Although the description above contains many specificities, these should not be construed as limiting the scope of the invention but merely providing illustrations of some of the presently preferred embodiments of this invention. Many others are possible. For example, the system can be simplified in analysis of AcSig's by turning off the system when rolling stock approaches, sound filters may be employed or substituted to detect only specific physical events, both rails could be monitored and compared, the duration of an unrecognized high energy sound could be used to aid in determining a dangerous condition, sound inducers may be triggered by the approaching trains, such that when rolled over in series, the inducers will indicate speed and location, all AcSig's could be sent by radio frequency to a remote location for comparison and analysis, analog-to-digital conversions can be made at any convenient location in the system, accelerometers or sonar devices could be used for the acoustic sensors, a field location feedback system could be developed for maintenance personnel by which a location could be determined by striking the rail with any solid object, to ascertain if the location just struck was the exact location of a recorded rockfall that may have occurred months earlier. This system could be used for erecting signs and flags that are required by railway operating rules. Finally a mechanical, electrical, explosive charge or other chime can be wired to the track, buried in the fill and in cases of a washout, would produce an acoustic signature. Track torpedoes or other small explosive devices would offer an economical way of producing a notice of track subsidence.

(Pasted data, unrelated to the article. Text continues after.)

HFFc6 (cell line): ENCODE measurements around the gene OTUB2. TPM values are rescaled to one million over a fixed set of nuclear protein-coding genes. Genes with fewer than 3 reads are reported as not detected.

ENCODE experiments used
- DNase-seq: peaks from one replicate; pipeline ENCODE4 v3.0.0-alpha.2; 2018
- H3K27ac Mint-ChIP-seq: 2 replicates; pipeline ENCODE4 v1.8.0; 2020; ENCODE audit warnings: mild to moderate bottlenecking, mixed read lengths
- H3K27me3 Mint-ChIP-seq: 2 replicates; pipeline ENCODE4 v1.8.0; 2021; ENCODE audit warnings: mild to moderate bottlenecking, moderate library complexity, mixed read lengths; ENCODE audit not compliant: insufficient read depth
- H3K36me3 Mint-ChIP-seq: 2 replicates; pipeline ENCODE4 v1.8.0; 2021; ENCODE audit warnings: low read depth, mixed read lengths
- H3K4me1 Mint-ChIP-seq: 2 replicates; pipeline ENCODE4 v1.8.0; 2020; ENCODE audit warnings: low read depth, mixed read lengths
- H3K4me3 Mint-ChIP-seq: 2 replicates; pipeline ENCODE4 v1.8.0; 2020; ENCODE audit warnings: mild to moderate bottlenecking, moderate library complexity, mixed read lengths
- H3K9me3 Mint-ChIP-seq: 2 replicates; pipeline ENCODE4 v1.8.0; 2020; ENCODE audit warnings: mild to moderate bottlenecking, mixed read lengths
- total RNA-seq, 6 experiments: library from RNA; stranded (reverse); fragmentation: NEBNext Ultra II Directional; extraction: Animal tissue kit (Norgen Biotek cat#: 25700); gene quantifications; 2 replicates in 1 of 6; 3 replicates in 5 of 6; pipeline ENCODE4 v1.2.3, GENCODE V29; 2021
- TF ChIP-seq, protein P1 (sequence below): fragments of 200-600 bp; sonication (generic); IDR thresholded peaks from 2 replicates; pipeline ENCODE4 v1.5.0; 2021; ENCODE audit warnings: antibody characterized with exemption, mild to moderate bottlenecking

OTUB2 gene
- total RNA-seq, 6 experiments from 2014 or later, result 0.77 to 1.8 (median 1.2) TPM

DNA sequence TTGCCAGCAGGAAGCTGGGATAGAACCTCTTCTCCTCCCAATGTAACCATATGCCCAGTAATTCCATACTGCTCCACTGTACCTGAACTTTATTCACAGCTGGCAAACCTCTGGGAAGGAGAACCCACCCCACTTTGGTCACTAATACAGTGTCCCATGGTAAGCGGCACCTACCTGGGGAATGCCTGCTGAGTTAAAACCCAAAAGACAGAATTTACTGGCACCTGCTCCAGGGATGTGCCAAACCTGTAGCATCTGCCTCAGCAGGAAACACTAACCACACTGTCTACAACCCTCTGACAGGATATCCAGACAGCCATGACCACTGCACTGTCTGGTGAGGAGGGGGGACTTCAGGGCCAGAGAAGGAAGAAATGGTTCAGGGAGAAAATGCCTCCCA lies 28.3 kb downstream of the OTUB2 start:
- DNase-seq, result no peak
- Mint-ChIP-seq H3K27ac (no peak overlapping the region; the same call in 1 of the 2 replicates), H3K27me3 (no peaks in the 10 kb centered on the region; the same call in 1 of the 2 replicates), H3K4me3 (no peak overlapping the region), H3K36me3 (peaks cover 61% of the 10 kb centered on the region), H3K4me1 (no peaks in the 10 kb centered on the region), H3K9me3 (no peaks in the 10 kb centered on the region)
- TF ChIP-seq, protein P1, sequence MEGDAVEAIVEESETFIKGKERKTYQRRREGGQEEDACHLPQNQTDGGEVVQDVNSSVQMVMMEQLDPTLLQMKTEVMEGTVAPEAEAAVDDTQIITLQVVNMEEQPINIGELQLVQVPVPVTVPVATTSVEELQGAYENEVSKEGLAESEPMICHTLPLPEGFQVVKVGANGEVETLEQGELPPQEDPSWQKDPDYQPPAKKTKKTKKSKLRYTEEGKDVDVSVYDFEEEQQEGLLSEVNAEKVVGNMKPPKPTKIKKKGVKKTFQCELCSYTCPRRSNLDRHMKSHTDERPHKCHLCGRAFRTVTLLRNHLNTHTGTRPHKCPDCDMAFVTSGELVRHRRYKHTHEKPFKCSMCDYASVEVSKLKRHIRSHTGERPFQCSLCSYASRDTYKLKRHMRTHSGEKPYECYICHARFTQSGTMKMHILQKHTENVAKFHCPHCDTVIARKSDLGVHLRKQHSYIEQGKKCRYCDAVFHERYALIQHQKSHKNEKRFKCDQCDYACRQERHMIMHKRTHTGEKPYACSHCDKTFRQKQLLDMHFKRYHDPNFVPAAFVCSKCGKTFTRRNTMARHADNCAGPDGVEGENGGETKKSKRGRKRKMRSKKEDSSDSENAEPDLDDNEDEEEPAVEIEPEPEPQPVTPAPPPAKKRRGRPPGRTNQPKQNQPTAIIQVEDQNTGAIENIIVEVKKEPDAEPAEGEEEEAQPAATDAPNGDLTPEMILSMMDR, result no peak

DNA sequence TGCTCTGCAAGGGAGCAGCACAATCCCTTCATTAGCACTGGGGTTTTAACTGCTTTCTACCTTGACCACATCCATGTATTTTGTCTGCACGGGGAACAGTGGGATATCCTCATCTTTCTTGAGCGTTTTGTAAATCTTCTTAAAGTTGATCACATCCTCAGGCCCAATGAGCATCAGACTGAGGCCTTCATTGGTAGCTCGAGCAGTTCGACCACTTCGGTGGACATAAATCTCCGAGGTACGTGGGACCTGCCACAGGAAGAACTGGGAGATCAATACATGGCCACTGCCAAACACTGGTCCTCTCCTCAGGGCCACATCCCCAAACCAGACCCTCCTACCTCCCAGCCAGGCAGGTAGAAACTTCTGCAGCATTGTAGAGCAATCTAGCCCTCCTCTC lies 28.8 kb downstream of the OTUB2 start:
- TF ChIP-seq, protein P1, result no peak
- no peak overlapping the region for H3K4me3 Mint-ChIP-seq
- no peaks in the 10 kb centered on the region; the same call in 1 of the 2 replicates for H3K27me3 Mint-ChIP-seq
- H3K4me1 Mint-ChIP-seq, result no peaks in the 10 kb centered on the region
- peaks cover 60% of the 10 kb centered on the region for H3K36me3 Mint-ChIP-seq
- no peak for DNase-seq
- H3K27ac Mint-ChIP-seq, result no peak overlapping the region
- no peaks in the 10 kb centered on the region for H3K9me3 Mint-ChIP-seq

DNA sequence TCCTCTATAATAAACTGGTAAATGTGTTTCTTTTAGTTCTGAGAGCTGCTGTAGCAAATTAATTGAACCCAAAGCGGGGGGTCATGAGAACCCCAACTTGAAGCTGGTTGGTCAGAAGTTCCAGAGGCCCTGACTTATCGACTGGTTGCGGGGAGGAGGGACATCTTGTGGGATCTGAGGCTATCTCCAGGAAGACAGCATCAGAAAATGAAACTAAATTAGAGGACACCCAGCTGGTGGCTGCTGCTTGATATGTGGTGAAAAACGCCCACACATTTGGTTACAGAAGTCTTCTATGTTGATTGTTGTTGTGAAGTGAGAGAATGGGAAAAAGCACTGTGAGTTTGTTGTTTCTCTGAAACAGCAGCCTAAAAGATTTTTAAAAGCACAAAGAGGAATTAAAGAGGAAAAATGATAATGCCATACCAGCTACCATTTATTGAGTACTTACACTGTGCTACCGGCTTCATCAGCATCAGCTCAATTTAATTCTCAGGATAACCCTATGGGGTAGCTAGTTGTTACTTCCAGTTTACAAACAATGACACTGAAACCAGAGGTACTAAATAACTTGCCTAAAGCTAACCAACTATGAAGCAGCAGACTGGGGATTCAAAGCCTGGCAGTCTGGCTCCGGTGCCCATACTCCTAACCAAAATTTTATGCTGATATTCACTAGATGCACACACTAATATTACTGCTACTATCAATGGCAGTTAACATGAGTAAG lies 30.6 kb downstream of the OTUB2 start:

The remote braking feature may be used when a train may be endangered by suspected runaway rail cars as in TSB report No. R96C0172. In that case the RTC office had 19 minutes' warning of a problem but could not identify the cause until after the cars collided with a train, resulting in three deaths. The SBU wireless communication frequency could be used, and when required, a backup UEBF could be broadcast.
Also, the description should not limit the industrial applications. Any mode of transportation that has a substantially continuous metal guideway or frame could propagate the acoustic waves with a near constant velocity. Even dissimilar metals or materials can be accounted for. Therefore, any metal guideway transportation system can adapt this device for use. Some examples follow.